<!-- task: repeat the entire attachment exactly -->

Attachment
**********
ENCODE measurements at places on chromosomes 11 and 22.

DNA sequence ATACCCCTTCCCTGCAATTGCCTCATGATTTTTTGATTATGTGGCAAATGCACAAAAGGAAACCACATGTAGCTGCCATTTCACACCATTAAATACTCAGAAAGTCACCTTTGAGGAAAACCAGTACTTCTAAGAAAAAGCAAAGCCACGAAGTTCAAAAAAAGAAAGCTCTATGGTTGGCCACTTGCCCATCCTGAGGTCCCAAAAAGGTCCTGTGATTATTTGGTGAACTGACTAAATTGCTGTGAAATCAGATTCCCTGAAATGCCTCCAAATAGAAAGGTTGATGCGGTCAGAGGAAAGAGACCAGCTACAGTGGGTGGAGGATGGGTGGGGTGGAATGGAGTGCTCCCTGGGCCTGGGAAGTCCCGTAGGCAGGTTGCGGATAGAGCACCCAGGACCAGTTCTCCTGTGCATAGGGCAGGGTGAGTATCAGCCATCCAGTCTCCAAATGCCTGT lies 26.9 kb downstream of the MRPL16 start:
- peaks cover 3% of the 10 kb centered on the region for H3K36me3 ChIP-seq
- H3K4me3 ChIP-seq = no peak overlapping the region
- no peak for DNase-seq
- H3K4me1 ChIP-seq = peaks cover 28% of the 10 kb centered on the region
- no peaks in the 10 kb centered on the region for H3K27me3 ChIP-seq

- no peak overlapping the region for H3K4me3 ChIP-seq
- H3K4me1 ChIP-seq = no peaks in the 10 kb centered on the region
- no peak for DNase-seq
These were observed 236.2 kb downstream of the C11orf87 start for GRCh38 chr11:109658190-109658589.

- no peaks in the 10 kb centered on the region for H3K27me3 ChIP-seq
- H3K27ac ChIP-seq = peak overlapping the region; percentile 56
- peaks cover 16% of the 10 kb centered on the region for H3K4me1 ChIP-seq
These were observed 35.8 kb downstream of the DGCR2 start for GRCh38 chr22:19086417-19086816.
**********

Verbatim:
ENCODE measurements at places on chromosomes 11 and 22.

DNA sequence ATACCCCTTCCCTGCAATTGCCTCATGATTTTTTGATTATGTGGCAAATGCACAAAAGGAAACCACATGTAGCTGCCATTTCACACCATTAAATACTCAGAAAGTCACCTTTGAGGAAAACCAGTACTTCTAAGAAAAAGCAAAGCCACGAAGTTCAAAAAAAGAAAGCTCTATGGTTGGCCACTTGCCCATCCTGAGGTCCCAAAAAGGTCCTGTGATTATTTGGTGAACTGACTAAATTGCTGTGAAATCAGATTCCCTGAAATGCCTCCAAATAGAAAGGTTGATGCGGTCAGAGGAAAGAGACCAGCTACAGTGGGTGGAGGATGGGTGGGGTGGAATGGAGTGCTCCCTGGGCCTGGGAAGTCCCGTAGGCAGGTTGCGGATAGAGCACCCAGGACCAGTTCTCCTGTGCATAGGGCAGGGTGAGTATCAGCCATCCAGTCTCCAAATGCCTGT lies 26.9 kb downstream of the MRPL16 start:
- peaks cover 3% of the 10 kb centered on the region for H3K36me3 ChIP-seq
- H3K4me3 ChIP-seq = no peak overlapping the region
- no peak for DNase-seq
- H3K4me1 ChIP-seq = peaks cover 28% of the 10 kb centered on the region
- no peaks in the 10 kb centered on the region for H3K27me3 ChIP-seq

- no peak overlapping the region for H3K4me3 ChIP-seq
- H3K4me1 ChIP-seq = no peaks in the 10 kb centered on the region
- no peak for DNase-seq
These were observed 236.2 kb downstream of the C11orf87 start for GRCh38 chr11:109658190-109658589.

- no peaks in the 10 kb centered on the region for H3K27me3 ChIP-seq
- H3K27ac ChIP-seq = peak overlapping the region; percentile 56
- peaks cover 16% of the 10 kb centered on the region for H3K4me1 ChIP-seq
These were observed 35.8 kb downstream of the DGCR2 start for GRCh38 chr22:19086417-19086816.